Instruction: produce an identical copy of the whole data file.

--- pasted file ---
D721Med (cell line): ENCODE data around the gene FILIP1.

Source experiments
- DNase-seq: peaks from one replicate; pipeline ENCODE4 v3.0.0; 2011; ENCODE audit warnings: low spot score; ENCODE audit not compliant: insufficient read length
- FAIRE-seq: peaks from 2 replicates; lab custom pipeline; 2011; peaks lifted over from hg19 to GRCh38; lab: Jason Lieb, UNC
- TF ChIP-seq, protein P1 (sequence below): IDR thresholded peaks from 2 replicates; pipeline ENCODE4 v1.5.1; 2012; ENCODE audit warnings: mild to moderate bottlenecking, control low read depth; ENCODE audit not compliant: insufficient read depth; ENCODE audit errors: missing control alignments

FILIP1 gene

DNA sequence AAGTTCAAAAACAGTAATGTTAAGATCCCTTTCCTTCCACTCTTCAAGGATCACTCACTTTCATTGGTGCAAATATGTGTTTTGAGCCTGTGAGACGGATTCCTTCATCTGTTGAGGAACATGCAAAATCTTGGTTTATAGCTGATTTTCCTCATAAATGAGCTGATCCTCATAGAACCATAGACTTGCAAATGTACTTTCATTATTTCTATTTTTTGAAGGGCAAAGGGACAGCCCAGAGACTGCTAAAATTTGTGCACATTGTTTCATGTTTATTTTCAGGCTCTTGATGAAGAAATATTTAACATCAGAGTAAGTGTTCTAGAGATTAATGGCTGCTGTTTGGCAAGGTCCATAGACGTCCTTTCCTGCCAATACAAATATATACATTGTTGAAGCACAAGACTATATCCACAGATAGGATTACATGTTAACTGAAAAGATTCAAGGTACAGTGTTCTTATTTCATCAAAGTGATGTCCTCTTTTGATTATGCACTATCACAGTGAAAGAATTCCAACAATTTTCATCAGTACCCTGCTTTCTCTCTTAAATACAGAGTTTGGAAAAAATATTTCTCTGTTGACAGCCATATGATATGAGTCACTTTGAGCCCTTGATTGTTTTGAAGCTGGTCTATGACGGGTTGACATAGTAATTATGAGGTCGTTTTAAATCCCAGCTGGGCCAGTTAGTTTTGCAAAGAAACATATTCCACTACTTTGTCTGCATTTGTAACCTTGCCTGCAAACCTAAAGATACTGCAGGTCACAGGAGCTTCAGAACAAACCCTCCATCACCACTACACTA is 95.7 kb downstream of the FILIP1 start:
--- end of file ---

D721Med (cell line): ENCODE data around the gene FILIP1.

Source experiments
- DNase-seq: peaks from one replicate; pipeline ENCODE4 v3.0.0; 2011; ENCODE audit warnings: low spot score; ENCODE audit not compliant: insufficient read length
- FAIRE-seq: peaks from 2 replicates; lab custom pipeline; 2011; peaks lifted over from hg19 to GRCh38; lab: Jason Lieb, UNC
- TF ChIP-seq, protein P1 (sequence below): IDR thresholded peaks from 2 replicates; pipeline ENCODE4 v1.5.1; 2012; ENCODE audit warnings: mild to moderate bottlenecking, control low read depth; ENCODE audit not compliant: insufficient read depth; ENCODE audit errors: missing control alignments

FILIP1 gene

DNA sequence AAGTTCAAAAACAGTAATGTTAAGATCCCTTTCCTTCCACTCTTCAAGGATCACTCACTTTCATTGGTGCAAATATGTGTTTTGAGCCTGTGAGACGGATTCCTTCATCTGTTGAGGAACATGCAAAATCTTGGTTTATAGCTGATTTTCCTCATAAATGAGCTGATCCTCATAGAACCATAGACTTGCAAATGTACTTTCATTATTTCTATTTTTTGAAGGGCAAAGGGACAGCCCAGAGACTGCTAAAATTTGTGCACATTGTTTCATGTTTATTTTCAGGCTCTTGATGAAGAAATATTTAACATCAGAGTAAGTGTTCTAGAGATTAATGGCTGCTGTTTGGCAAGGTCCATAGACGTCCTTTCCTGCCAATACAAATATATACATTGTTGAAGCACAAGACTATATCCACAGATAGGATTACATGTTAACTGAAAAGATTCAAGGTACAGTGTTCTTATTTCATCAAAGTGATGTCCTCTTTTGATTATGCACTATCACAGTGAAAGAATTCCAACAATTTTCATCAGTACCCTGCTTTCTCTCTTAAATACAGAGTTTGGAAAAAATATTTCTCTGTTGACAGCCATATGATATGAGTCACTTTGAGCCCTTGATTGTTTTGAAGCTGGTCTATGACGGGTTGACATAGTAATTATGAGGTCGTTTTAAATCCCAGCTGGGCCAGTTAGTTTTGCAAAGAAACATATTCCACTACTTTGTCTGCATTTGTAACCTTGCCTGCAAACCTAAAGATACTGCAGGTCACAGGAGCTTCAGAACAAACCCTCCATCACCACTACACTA is 95.7 kb downstream of the FILIP1 start: